Before man used wheat to grind for flour for bread, he used it to make bulgur wheat with.
The Egyptians were the first to discover that wheat had enough gluten to make good raised breads, around 2,500 BC. This was enough to make wheat more desirable than the other grains they had: barley, millet, rice and oats. Egypt became a massive producer of wheat , exporting it in huge ships, and after the Roman conquest, Egypt became the bread-basket of the Roman Empire.
The Romans called wheat “frumentum.” Most people ate it as a boiled dish, sort of like polenta, with flavourings added to it. Soldiers, though, insisted on their wheat being made into bread.
The first windmill in the UK for grinding wheat was built in 1191 AD, in Bury St Edmunds, Suffolk.
Sieves made of hair were invented around 1050 AD, which meant that more bran could be sifted out, making white flour more refined. Sometime after 1700, sieves made of silk produced even whiter white flour.
In France, wheat production was severely controlled in 1664 by Colbert, Louis XIV’s Minister of Finance, in order to encourage and protect regional producers of chestnuts. The regulations lasted for about 100 years, pushing the price of wheat and bread even further out of range for French peasants.
Wheat was brought to the Americas by the Spaniards and the English. Threshing machines were invented in 1831. A modern combine can do the wheat-harvesting work that it would have taken hundreds of people to do using prior methods.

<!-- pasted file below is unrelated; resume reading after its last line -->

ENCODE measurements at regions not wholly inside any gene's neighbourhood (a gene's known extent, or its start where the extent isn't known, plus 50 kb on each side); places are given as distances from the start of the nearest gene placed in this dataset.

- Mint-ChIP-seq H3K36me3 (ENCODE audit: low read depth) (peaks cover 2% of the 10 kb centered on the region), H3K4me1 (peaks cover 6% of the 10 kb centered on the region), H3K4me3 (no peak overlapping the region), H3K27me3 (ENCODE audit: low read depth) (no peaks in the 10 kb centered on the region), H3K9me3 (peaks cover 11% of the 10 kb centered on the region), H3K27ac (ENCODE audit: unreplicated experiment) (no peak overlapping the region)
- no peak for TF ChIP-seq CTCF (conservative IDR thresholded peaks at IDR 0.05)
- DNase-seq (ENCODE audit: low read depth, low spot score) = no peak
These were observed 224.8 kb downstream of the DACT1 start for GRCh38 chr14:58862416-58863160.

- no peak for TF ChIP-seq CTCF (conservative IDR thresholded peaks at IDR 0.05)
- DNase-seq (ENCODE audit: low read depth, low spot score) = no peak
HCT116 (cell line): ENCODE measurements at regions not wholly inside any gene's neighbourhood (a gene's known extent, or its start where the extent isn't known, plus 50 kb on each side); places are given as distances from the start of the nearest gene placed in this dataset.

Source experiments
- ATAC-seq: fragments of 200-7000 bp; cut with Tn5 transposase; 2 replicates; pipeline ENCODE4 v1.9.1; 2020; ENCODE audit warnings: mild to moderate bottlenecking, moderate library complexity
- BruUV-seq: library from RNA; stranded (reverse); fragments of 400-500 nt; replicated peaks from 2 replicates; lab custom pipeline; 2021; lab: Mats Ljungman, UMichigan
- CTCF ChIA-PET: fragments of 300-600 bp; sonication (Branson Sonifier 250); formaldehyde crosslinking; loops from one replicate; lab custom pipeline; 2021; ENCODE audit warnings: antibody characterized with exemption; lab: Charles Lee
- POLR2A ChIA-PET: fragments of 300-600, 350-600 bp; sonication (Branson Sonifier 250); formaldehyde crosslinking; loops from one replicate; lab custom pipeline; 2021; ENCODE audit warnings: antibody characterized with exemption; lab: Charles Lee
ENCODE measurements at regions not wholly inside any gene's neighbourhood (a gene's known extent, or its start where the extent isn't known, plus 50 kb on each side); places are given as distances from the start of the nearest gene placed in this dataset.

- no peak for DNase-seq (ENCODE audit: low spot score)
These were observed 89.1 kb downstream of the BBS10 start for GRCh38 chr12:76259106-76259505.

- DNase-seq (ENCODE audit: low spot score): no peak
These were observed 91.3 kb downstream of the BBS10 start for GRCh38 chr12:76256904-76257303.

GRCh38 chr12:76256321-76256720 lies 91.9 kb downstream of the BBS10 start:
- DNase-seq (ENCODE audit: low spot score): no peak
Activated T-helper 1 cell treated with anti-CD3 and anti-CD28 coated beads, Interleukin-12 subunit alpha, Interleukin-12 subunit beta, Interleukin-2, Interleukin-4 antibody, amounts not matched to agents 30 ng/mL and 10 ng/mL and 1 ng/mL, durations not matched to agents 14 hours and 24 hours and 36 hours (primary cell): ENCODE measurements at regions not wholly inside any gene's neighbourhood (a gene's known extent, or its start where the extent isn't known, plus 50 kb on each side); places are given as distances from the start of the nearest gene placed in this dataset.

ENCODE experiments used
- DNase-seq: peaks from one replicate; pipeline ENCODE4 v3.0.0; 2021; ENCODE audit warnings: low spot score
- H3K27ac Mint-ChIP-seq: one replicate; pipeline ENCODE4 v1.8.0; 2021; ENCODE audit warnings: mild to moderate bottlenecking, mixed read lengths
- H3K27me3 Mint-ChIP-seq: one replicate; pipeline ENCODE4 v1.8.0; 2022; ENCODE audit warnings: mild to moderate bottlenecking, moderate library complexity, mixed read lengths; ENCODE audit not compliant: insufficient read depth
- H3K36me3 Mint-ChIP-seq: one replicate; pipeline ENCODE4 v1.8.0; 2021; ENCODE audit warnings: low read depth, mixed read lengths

The British Corn Laws (corn meaning grain in general), in effect from 1815 – 1846, were a protectionist measure slapping big import duties on wheat to protect British growers, even though it hurt the British population and farmers in other countries in the British Empire, including Canada.
The Swiss invented the steam roller mill in the 1800’s.
Literature & Lore
“His reasons are as two grains of wheat hid in two bushels of chaff: you shall seek all day ere you find them, and when you have them, they are not worth the search.” — Bassanio. The Merchant of Venice. Act I, Scene I. Shakespeare.
“He that will have a cake out of the wheat must needs tarry the grinding.” — Pandarus. Troilus and Cressida. Act I, Scene I. Shakespeare.
- Bulgur Wheat
- Cracked Wheat
- Durum Wheat
- Hard Wheat
- Soft Wheat
- Spring Wheat
- Wheat Berries
- Wheat Bran
- Wheat Flakes
- Wheat Germ
- Winter Wheat
|↑1||Case study: bread. Module 1.5, From Waste to Value: How to Tackle Food Waste. University of Reading / EIT Food. Accessed Nov 2020 at https://www.futurelearn.com/courses/from-waste-to-value/1/steps/906439|
|↑2||University of Cambridge. Case study: engineering wheat of the future Module 1.11, Improving Food Production with Agricultural Technology and Plant Biotechnology. Future Learn. Accessed August 2020 at https://www.futurelearn.com/courses/food-production-agricultural-technology-plant-biotechnology/3/steps/715048|
|↑3||Case study: bread. Module 1.5, From Waste to Value: How to Tackle Food Waste. University of Reading / EIT Food. Accessed Nov 2020 at https://www.futurelearn.com/courses/from-waste-to-value/1/steps/906439|